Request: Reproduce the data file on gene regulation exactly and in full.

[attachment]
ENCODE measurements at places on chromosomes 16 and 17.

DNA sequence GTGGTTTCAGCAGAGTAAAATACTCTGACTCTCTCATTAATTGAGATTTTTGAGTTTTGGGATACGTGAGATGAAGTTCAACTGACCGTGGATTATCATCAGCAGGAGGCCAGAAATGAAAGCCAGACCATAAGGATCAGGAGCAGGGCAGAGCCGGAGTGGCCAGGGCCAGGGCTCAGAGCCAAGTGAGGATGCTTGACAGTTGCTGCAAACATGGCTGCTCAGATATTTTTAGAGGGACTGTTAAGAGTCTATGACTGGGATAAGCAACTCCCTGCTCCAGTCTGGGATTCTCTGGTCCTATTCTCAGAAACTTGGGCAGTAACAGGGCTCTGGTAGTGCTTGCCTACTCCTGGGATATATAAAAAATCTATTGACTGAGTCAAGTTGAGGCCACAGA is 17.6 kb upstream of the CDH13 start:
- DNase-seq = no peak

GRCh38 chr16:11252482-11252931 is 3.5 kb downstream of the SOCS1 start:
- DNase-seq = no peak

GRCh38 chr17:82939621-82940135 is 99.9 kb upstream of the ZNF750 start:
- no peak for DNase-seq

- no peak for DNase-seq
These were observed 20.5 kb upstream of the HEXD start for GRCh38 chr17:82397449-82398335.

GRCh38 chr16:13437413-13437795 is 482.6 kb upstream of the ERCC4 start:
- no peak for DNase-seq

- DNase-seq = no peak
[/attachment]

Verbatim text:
ENCODE measurements at places on chromosomes 16 and 17.

DNA sequence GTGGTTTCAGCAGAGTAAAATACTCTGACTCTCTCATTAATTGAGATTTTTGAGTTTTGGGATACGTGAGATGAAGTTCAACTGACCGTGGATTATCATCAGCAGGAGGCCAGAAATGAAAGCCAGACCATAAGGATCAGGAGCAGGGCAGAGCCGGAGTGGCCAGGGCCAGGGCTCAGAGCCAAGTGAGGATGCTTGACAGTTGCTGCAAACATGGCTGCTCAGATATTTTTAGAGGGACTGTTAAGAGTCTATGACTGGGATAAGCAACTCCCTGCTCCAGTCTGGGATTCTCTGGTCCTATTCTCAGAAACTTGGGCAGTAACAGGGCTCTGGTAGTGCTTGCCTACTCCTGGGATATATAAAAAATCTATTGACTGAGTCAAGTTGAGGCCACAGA is 17.6 kb upstream of the CDH13 start:
- DNase-seq = no peak

GRCh38 chr16:11252482-11252931 is 3.5 kb downstream of the SOCS1 start:
- DNase-seq = no peak

GRCh38 chr17:82939621-82940135 is 99.9 kb upstream of the ZNF750 start:
- no peak for DNase-seq

- no peak for DNase-seq
These were observed 20.5 kb upstream of the HEXD start for GRCh38 chr17:82397449-82398335.

GRCh38 chr16:13437413-13437795 is 482.6 kb upstream of the ERCC4 start:
- no peak for DNase-seq

- DNase-seq = no peak